MPPR continues to haunt imaging

The Centers for Medicare & Medicaid Services’ (CMS) focus on multiple-procedure payment reductions (MPPRs) as a way to curb imaging growth is one of the greatest challenges faced by the specialty, according to an article published in the April issue of the Journal of the American College of Radiology (JACR).

Legislation has been proposed to block expansion of these cuts, but radiologists have to be proactive in advocating against them, according to Bhavya Rehani, MD, of Massachusetts General Hospital in Boston, and colleagues.

Summing the history of MPPRs, the authors explained that they were first applied to the technical component (TC) of advanced diagnostic imaging services in the 2006 Medicare Physician Fee Schedule final rule. Reductions applied to multiple diagnostic imaging services administered to the same patient, by the same physician during a single healthcare encounter, and initially only to procedures within a specific set of codes when imaging contiguous body parts.

The Patient Protection and Affordable Care Act increased these cuts from 25 percent of the TC to 50 percent, explained Rehani and colleagues. The 2011 Medicare Physician Fee Schedule final rule also expanded the scope to include noncontiguous body parts and different modalities.

In 2011, the Medicare Payment Advisory Commission recommended to Congress and CMS that a 50 percent MPPR should be applied to the professional component (PC) of advanced diagnostic imaging services, setting off multiple years of conflict around the issue.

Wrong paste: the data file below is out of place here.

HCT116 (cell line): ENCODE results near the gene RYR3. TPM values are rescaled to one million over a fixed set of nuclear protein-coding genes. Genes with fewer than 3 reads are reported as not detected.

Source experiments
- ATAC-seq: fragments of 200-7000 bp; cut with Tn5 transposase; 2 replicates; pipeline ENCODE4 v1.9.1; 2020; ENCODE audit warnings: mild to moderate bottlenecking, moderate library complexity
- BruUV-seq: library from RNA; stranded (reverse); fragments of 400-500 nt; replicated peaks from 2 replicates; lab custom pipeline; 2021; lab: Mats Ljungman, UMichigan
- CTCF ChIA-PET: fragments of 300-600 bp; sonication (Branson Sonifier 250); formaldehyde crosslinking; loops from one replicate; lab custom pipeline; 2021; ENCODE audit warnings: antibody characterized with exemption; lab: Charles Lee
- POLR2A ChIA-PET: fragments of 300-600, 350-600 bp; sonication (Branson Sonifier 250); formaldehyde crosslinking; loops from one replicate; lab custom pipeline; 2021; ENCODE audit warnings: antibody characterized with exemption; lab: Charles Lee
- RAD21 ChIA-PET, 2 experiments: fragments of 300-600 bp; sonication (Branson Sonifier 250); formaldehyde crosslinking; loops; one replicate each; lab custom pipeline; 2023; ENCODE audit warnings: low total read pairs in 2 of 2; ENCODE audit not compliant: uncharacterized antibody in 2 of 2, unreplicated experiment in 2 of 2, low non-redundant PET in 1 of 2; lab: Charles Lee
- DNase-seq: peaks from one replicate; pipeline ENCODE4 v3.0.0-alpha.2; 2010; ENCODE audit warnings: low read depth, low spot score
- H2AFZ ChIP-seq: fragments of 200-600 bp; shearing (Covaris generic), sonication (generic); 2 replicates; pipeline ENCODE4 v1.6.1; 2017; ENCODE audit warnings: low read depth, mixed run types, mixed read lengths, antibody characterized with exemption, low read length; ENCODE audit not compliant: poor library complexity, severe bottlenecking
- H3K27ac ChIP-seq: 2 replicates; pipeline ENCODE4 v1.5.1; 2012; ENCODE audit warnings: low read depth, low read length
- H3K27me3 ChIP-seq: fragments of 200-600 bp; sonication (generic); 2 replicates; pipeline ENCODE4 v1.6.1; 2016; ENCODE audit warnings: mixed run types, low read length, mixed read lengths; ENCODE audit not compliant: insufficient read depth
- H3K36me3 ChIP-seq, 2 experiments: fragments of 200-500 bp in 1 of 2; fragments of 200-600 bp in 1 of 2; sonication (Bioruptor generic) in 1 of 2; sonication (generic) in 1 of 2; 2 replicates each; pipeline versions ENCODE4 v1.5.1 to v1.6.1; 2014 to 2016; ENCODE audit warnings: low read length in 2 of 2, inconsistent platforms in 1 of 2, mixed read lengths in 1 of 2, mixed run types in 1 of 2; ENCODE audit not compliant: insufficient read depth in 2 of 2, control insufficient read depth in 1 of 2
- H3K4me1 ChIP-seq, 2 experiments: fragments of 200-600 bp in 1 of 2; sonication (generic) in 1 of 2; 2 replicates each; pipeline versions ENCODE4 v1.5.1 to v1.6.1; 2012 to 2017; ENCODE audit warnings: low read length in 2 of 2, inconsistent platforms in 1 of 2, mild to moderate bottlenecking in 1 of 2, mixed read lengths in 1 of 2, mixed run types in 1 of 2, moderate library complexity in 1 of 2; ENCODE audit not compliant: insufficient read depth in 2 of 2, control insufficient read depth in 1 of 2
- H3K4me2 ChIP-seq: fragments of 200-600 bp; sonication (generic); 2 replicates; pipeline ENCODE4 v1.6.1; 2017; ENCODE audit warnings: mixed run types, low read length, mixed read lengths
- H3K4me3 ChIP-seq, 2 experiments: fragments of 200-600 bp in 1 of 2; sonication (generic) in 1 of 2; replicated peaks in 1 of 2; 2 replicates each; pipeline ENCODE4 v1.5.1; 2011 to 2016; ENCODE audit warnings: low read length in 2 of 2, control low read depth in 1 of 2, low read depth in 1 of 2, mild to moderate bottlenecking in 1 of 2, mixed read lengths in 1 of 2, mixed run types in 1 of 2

“The [American College of Radiology (ACR)] vigorously protested against this policy proposal in its formal comments to CMS,” wrote the authors. “In addition, more than 5,000 individual radiologists from around the country submitted comments to the agency in opposition to this flawed reimbursement reduction.”

CMS decided to lower the PC MPPR to 25 percent, but then began efforts to expand PC MPPR to the group practice setting and applied it to two different physicians interpreting multiple images from the same patient, during the same session.

“There is no sound rationale behind the application of a PC MPPR, especially given the fact that radiologists are morally and professionally obligated to spend equal amounts of time, energy, and expertise interpreting multiple patient images, irrespective of modality or section of the body under review,” wrote the Rehani and colleagues. They also pointed to a study in JACR that showed PC efficiencies range from 2.96 percent to 5.45 percent, rather than the 25-50 percent reductions that were the targets of MPPR efforts.

Reps. Pete Olsen (R – TX) and Betty McCollum (D – MN), along with Sens. Ben Cardin (D – MD) and David Vitter (R – LA), introduced companion bills in both the House and Senate under the name the Diagnostic Imaging Services Access Protection Act. Although not passed initially, the legislation has been reintroduced in the current Congress, and Rehani and colleagues advised radiologists to contact their senators and members of Congress to voice opposition to expanded application of an MPPR to the PC.